What Makes A City A City?

If you’ve been to one city you’ve been to them all, right? Of course not. Urban life is a cacophony of sights, sounds, architecture and smells all grafted onto one another over the course of time. Paris is nothing like Los Angeles, which is nothing like Melbourne, which is nothing St. Petersburg. Cities are urban snowflakes dotting Earth’s landscape.

A new system at Carnegie Mellon can identify cities based on their special traits using a fairly complex algorithm that analyzes Google Street view data.

Given a large repository of geotagged imagery, we seek to automatically find visual elements, e.g. windows, balconies, and street signs, that are most distinctive for a certain geo-spatial area, for example the city of Paris. This is a tremendously difficult task as the visual features distinguishing architectural elements of different places can be very subtle. In addition, we face a hard search problem: given all possible patches in all images, which of them are both frequently occurring and geographically informative? To address these issues, we propose to use a discriminative clustering approach able to take into account the weak geographic supervision. We show that geographically representative image elements can be discovered automatically from Google Street View imagery in a discriminative manner.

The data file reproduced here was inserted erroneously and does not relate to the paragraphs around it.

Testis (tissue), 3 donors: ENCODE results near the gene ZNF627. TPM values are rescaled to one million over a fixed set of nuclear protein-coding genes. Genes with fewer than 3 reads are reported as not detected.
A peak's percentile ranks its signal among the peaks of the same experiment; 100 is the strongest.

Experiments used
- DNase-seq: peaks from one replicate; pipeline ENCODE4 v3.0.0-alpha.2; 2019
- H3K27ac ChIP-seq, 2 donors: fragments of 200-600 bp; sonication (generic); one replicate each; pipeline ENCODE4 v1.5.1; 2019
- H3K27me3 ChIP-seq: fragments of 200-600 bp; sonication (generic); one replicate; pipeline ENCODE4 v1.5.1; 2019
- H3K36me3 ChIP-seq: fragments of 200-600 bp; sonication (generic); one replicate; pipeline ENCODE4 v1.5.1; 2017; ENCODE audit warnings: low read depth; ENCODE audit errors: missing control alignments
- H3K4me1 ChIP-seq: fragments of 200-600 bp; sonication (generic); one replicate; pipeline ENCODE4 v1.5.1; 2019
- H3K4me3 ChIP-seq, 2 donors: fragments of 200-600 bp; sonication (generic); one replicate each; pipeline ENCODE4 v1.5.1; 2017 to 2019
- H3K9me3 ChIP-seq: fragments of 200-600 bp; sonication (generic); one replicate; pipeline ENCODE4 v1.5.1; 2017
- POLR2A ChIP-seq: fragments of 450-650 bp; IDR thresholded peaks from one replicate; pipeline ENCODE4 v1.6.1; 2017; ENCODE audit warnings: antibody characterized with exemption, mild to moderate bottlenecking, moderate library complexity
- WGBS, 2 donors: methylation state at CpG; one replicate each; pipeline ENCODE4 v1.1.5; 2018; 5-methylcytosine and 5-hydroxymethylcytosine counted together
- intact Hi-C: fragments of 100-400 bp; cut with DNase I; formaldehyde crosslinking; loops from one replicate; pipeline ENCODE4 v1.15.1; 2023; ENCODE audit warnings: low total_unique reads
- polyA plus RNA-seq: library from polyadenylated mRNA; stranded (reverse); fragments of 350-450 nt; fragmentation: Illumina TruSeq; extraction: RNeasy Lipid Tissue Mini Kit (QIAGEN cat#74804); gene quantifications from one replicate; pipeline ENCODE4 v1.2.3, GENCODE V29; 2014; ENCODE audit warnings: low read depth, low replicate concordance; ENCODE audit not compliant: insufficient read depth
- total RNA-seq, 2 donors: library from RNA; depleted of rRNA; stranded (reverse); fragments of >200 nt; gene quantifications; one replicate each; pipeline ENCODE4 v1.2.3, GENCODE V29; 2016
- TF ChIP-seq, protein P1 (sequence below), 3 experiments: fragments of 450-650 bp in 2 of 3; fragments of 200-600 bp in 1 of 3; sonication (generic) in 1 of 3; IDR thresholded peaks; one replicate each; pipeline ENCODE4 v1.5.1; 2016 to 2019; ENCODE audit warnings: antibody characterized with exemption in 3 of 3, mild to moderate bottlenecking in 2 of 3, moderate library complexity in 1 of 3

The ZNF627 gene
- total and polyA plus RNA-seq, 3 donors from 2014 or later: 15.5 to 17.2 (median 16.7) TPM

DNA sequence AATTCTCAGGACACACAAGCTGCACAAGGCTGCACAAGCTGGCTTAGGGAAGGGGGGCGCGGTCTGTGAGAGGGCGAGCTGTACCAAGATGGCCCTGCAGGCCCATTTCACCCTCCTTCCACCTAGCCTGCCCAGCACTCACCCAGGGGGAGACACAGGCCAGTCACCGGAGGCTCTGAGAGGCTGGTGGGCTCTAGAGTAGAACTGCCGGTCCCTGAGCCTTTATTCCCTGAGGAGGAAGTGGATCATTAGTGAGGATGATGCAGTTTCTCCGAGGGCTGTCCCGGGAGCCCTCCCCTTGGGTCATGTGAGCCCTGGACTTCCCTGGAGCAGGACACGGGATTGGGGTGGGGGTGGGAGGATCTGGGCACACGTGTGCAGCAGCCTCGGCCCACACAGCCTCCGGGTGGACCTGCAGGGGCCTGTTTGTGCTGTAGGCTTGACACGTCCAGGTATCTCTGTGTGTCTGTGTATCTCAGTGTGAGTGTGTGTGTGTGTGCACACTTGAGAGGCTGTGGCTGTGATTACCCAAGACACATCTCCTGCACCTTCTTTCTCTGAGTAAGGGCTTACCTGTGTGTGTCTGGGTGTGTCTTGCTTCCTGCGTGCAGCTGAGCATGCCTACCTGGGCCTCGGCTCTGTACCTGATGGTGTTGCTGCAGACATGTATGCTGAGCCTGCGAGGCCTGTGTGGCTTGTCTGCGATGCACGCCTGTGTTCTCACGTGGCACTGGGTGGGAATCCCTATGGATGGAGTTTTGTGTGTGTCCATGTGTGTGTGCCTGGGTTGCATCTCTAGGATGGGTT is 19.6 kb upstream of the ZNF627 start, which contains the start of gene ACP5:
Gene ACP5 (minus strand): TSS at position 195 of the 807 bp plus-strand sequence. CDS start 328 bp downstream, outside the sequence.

By analyzing 250 million visual elements from 40,000 Street View images of Paris, London, New York, Barcelona and eight other cities, the system now has the knowledge to identify one of the featured cities by just a single image.

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